Government should take no more money than necessary By Gov. Bill Janklow Government should take no more money from the taxpayers than it needs. Unfortunately, many school districts across South Dakota have abused that trust with the taxpayers. They are sitting on large reserves, money that was supposed to go for the daily operation of their schools. Rather than putting the money where it was intended � to educate children � many school districts are hoarding it.
Why would they shortchange students by not buying supplies and not paying better salaries to good teachers? Why would they bank huge piles of cash and then beg taxpayers and the Legislature for more? Why would they try to take away education money being spent by the state government on wiring and technology for local schools? Why would they complain they couldn�t afford to attract teachers, when they have money available?
We know some of the answers. Some districts, instead of spending the state aid that is given to them by the Legislature, are saving that money to construct buildings. That is inappropriate. State government provides aid for the daily operation of schools. State aid comes from the state sales tax and other state taxes paid by all of us. Local taxpayers should decide whether to tax themselves for a new school. It is not state government�s role to fund K-12 construction.
I realize some school officials and taxpayers favor using state aid to help reduce the expense to them when they want a new building. But put the shoe on the other foot: Why should you as a taxpayer help fund a new school in another district, especially when you can�t vote there and have no control over what they�re doing with your tax money?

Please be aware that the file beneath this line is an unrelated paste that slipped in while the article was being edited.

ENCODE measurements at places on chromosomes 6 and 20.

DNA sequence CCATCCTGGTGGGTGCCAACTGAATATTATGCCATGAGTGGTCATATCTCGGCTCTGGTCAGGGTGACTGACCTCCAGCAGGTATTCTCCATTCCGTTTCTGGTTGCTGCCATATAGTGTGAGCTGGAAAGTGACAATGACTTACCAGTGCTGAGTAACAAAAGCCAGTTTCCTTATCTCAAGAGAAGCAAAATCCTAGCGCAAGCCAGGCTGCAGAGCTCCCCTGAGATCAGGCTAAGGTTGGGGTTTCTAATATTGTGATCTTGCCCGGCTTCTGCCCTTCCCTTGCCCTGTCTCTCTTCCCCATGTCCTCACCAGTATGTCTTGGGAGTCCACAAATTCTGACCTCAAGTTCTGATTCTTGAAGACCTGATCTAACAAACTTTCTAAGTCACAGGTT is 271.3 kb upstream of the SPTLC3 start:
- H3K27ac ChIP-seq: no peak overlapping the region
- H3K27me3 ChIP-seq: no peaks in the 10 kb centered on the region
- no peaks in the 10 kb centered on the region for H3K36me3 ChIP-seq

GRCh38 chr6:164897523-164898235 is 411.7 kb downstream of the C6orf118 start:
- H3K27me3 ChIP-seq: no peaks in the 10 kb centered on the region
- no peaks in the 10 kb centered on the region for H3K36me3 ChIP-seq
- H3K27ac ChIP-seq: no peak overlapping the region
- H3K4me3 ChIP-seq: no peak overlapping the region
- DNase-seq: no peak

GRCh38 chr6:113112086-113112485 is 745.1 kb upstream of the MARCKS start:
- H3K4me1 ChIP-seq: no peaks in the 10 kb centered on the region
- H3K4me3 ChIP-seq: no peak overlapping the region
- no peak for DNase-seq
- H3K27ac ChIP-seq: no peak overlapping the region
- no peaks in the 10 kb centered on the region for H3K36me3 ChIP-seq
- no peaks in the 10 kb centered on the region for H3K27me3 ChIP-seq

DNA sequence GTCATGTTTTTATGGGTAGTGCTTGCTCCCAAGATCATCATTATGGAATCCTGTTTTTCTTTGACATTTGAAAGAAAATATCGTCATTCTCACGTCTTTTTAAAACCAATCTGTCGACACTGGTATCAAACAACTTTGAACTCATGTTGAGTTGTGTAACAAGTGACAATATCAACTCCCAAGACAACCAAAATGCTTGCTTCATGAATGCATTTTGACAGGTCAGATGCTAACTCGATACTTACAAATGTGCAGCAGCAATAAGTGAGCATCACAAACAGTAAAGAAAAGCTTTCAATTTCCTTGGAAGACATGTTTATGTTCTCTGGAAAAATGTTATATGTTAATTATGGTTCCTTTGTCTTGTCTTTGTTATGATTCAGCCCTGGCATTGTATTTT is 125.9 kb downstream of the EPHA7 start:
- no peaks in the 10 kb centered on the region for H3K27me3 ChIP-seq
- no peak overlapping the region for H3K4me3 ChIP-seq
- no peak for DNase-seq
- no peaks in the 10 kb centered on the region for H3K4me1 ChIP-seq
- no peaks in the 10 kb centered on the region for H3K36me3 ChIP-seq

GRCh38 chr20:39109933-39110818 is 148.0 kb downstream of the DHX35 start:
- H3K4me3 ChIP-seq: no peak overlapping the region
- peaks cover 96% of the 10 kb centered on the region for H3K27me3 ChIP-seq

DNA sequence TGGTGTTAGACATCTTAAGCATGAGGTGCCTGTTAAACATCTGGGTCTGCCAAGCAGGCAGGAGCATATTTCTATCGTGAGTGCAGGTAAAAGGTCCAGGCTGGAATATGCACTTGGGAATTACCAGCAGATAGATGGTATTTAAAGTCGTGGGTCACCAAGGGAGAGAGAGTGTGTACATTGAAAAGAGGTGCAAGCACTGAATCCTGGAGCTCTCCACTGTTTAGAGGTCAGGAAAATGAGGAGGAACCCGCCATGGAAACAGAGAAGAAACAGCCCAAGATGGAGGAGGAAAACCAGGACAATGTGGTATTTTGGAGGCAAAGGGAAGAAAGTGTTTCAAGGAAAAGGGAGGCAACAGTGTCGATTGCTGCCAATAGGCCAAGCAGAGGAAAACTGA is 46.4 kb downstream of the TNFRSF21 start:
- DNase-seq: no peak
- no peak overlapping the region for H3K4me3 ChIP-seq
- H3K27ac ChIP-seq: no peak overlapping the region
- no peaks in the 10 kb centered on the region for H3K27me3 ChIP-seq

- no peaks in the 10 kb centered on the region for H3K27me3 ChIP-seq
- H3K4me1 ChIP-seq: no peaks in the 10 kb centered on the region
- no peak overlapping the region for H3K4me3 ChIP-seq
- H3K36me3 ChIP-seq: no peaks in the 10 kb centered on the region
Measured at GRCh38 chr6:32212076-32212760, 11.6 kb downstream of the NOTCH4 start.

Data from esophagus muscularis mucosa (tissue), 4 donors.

There are also districts where they are stockpiling money because enrollments are falling. But why should today�s students and teachers be shortchanged? Since the 1970s, we�ve seen enrollment statewide drop from about 180,000 students to about 130,000. Declining enrollments are nothing new.
Large cash reserves are a new problem. Because smaller schools argued they don�t operate as efficiently as larger schools, we agreed five years ago to give them a bonus. In fact, the smallest schools receive 20 percent more in state aid per pupil. At the same time, to give districts more local control, we removed many state mandates. One of those we replaced was a 30 percent limit on general fund reserves.
Look what happened: Many districts now have reserves in excess of 30 percent, and many of them also receive the smaller-school bonus.
They aren�t using the extra money they said they needed.
Some people have suggested we go back to the 30 percent cap. I think that�s still too much money to have sitting in the bank. A good compromise might be 25 percent.
How widespread is the problem of large reserves? It�s rampant. In fact, it�s easier to list the school districts whose general fund reserves didn�t exceed 25 percent on June 30, 1999. They are Andes Central, Belle Fourche, Bon Homme, Brandon Valley, Custer, Dakota Valley, Douglas, Dupree, Hamlin, Huron, Isabel, Lake Preston, Lennox, Mitchell, Newell, Oelrichs, Parker, Pierre, Rapid City, Rutland, Shannon County, Sioux Falls, Sioux Valley, Smee, Timber Lake, Wagner, Watertown, Waverly and Wilmot. Every other school district in South Dakota had general fund reserves greater than 25 percent.
Together, the 176 school districts had $197 million of general funds sitting in the bank, rather than paying to educate South Dakota�s children. That�s an increase of $120 million in just five years. They had $77 million in reserve in 1994, before the cap was lifted.
This is just wrong.
We need to make sure taxpayers� money is spent as intended and students get the education that was promised when the money was taken.
It�s time to stop transfers from general funds to building projects.
It�s time to require districts with big reserves to hold public hearings on how the money should be used.
It�s time to require districts to hold elections on building projects.
The Legislature returns March 14. I may be the only one, but I�m going to fight for taxpayers and for the students. Legislators always hear from the people who want money, but they seldom hear from the taxpayers. It�s time the taxpayers make their voices heard about how their money should be appropriately used to educate South Dakota�s children.